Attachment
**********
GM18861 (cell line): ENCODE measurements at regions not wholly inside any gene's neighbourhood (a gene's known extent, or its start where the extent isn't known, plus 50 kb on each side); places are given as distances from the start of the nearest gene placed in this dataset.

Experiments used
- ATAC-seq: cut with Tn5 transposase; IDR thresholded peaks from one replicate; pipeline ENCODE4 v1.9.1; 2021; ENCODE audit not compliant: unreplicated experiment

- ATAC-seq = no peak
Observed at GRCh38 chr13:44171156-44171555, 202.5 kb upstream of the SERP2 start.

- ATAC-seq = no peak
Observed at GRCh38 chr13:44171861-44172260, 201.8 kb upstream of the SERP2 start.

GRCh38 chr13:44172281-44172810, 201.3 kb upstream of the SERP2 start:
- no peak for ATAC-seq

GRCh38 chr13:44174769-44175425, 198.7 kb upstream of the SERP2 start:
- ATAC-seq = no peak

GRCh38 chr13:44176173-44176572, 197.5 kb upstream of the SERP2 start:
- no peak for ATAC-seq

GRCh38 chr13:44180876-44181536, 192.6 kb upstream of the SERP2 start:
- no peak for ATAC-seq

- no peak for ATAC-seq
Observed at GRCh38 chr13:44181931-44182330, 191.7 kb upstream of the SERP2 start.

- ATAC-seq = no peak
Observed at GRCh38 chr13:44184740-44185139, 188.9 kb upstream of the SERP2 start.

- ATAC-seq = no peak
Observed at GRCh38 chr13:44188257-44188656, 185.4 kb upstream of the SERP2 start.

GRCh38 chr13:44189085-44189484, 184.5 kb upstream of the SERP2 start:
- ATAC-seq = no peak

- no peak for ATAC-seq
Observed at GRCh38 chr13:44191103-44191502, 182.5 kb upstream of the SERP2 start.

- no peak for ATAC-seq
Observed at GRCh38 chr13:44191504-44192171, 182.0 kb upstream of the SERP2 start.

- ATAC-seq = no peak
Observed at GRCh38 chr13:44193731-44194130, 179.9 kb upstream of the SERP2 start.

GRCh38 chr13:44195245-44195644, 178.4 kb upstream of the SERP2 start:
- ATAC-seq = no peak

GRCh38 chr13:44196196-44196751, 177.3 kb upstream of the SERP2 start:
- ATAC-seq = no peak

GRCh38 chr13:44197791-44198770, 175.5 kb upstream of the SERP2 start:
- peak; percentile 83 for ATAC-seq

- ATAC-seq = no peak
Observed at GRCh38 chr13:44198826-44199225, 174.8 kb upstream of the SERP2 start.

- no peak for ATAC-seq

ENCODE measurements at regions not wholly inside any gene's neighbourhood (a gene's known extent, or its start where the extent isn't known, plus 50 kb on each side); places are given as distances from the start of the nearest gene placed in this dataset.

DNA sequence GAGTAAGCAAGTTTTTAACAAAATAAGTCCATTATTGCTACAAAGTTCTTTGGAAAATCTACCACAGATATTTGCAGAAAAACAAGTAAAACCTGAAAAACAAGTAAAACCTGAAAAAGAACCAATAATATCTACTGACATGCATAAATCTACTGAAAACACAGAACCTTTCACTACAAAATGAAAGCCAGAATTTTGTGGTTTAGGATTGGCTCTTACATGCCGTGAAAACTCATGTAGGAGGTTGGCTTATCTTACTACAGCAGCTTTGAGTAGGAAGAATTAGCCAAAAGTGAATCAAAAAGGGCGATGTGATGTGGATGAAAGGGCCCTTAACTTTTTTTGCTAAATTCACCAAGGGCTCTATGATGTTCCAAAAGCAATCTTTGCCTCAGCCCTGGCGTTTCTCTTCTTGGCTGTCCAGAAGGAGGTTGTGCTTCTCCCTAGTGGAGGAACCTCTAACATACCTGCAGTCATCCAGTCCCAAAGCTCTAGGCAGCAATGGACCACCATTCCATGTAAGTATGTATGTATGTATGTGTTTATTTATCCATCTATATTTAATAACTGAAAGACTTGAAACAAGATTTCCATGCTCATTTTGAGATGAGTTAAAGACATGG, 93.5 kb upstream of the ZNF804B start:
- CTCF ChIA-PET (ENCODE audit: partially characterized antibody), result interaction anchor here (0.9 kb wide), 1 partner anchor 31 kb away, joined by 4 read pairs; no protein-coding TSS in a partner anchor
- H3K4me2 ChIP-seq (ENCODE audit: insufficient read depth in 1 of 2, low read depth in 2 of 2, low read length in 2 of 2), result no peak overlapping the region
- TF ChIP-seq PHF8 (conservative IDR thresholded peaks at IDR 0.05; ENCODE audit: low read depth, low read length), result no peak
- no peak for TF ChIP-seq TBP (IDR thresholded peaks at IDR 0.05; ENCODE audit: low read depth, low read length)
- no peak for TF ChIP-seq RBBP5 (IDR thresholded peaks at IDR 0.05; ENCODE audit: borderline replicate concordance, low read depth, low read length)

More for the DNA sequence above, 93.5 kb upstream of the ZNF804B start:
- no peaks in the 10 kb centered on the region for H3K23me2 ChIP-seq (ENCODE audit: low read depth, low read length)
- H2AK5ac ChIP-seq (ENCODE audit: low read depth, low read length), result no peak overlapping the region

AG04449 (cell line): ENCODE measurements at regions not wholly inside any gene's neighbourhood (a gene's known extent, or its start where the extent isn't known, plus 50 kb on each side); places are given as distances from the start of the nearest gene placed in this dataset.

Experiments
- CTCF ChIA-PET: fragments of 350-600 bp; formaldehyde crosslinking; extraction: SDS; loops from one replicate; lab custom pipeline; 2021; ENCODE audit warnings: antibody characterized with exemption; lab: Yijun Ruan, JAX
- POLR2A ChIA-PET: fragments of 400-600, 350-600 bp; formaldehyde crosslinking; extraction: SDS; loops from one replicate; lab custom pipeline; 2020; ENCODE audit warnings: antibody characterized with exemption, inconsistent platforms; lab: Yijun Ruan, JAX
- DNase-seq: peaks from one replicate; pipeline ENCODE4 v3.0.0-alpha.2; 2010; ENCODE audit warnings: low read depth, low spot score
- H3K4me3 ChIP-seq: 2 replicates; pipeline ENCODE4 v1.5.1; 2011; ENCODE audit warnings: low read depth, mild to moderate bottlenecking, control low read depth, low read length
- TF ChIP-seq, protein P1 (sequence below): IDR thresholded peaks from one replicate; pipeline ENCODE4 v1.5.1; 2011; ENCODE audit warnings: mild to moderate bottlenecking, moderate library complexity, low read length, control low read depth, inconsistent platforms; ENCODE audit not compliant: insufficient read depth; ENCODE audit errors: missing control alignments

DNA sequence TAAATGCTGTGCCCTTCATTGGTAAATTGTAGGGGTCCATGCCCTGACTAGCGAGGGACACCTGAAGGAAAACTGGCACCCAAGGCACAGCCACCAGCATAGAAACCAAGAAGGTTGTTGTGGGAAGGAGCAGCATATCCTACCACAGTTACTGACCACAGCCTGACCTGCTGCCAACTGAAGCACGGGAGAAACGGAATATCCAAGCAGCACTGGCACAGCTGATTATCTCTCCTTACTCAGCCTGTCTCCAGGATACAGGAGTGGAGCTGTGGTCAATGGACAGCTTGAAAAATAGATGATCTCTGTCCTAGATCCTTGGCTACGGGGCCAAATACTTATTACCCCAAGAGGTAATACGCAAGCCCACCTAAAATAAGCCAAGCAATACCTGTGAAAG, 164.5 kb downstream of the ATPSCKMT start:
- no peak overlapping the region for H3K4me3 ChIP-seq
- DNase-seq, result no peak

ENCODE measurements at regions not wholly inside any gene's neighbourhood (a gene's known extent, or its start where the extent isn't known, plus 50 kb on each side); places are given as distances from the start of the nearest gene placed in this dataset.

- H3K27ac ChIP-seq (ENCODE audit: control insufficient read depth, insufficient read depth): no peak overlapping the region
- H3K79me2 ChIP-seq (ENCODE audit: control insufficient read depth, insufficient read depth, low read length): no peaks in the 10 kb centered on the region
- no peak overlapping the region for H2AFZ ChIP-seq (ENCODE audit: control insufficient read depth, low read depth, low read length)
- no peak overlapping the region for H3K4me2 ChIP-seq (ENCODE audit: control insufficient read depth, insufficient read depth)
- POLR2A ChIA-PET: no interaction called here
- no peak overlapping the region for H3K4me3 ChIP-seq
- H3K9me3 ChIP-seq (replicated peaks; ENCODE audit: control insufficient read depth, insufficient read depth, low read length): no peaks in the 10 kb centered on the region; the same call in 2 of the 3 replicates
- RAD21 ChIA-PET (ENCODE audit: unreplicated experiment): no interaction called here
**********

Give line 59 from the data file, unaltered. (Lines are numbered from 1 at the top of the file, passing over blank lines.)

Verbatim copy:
ENCODE measurements at regions not wholly inside any gene's neighbourhood (a gene's known extent, or its start where the extent isn't known, plus 50 kb on each side); places are given as distances from the start of the nearest gene placed in this dataset.